The Virginia Vascular Society welcomes abstracts for oral, case, and poster submissions.

Submitted Abstracts




The Hidden Value of a High-Fidelity 3D-Printed Endarterectomy Training Model: Results of a Pilot Study
Arterial endarterectomy and patch angioplasty is a common vascular surgery procedure that needs to be mastered by general surgery residents. Placement of tacking sutures is key aspect of procedure to prevent future thrombosis of the repair. We set out to assess the value of a novel 3D-printed atherosclerosis simulated model to teach this crucial skill.
After IRB approval, general surgery residents were voluntarily enrolled in a 2-hour vascular skills session. Pre-simulation, all participants received an educational video, written materials detailing the procedure, and a survey regarding prior exposure and confidence levels. During the simulation, participants were scored by attending vascular surgeon staff based on a 20-point scale assessing individual skills of arteriotomy (4 points), endarterectomy (4 points), patch angioplasty (7 points) and overall instrumentation/tissue handling (5 points). All participants were assessed with simple PTFE grafts and then with provided a 3D-printed models (FIGURE 1A and 1B). A post-simulation survey was given to quantify satisfaction with the model and procedure confidence. Paired student’s t-test* and Fisher’s Exact test** were utilized.
Twelve residents participated in the simulation; participants ranged from PGY level 3 (16.6%), 4 (33.3%), and 5 (50%). 100% of participants completed pre- and post-simulation surveys. 91.7% of participants had performed or seen an endarterectomy intraoperatively, with 33.3% participating in approximately 3-5 pre-simulation. 41.7% rated their confidence with vascular anastomosis as average, 8.3% as below average, and 8.3% as poor. 83.3% (n=10) of residents found the 3D-printed model extremely helpful, and 91.6% found the artery very to moderately realistic. Eleven of the twelve residents completed confidence assessments with a statistically significant increase in procedural confidence levels pre-session vs. post-simulation session (respectively 2.8 ± 0.9 vs. 3.8 ± 0.3, p=0.017*). Overall scores, patch angioplasty and instrument/tissue handling scores were statistically significantly increased (TABLE1).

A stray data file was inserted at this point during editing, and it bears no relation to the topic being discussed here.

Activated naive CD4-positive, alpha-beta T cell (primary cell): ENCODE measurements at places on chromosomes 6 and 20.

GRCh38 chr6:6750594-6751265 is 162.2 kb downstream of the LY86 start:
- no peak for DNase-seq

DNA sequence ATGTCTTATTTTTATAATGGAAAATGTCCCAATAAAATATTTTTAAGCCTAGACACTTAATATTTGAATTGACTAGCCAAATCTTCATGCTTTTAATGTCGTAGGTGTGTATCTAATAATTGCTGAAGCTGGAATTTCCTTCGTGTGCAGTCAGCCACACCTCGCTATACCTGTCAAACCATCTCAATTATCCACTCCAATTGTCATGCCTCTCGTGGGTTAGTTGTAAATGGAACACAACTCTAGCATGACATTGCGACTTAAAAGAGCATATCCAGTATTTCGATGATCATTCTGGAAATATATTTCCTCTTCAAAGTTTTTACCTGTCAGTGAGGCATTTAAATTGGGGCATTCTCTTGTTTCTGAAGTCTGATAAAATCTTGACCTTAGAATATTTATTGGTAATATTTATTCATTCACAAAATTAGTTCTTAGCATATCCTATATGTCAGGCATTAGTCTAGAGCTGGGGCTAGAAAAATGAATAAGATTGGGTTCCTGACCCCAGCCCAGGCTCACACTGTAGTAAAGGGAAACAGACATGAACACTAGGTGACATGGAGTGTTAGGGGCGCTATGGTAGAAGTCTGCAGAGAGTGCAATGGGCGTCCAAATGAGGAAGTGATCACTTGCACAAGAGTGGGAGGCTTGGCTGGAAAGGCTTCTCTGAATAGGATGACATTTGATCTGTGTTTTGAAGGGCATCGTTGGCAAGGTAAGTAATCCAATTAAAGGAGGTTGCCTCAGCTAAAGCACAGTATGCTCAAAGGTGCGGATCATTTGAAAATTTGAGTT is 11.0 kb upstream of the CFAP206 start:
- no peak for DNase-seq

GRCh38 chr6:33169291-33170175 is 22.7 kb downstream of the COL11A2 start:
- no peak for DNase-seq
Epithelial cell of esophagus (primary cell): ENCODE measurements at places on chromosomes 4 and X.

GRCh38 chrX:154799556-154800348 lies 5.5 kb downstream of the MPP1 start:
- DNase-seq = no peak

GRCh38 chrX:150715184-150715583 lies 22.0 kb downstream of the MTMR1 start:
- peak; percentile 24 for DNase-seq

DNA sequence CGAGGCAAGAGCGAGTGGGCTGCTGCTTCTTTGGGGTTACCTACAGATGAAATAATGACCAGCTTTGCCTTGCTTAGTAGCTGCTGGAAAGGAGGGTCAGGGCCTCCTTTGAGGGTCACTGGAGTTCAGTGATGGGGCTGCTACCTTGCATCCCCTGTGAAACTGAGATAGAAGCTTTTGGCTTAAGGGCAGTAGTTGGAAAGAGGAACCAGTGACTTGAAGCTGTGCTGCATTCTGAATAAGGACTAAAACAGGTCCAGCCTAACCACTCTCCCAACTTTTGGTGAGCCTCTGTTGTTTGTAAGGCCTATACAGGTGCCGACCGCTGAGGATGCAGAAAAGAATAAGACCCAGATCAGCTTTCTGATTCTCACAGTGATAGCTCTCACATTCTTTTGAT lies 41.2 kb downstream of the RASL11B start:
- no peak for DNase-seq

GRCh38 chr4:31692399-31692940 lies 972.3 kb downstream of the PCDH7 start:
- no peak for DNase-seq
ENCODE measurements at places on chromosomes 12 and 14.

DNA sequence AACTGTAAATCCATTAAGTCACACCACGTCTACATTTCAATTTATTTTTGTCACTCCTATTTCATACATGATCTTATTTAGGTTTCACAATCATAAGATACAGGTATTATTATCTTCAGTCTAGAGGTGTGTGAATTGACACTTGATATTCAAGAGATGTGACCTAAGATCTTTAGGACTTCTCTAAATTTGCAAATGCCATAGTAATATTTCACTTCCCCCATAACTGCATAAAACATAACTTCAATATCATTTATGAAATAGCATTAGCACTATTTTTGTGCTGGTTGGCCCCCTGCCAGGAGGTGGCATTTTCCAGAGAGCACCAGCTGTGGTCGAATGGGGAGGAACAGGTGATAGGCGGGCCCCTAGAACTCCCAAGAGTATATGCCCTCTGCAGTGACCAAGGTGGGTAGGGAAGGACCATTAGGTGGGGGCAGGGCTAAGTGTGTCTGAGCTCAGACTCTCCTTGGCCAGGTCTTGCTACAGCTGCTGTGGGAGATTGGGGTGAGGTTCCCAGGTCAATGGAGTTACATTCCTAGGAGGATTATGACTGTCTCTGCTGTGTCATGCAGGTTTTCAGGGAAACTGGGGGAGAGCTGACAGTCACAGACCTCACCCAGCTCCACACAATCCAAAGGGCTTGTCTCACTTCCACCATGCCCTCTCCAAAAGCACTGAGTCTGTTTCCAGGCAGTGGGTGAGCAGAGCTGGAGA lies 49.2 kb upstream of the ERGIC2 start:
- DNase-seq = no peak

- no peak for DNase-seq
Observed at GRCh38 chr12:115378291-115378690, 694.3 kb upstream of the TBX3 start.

We present the use of a novel high-fidelity 3D-printed vascular endarterectomy model that significantly shifted learner’s confidence and technical surgical skills. Future utilization of 3D-printed simulations in vascular surgery could be utilized to achieve a variety of educational goals in a larger randomized control fashion.

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Deadline is September 1, 2023


Submission & ACCME Policy


ACCME Disclosure

Authors are required to complete the conflict of interest section when submitting an abstract. Additionally, the submitting/corresponding author will now be asked the following two questions during the submission process:

• What professional practice gap does this abstract address?
• How will this abstract influence change in competence, performance or patient outcomes?

ACCME Policy on Employees of Commercial Interests

Industry employees can be authors, but cannot be presenters if the content of the abstract relates to the business lines and products of its employer.

We are no longer accepting new abstracts for this years meeting.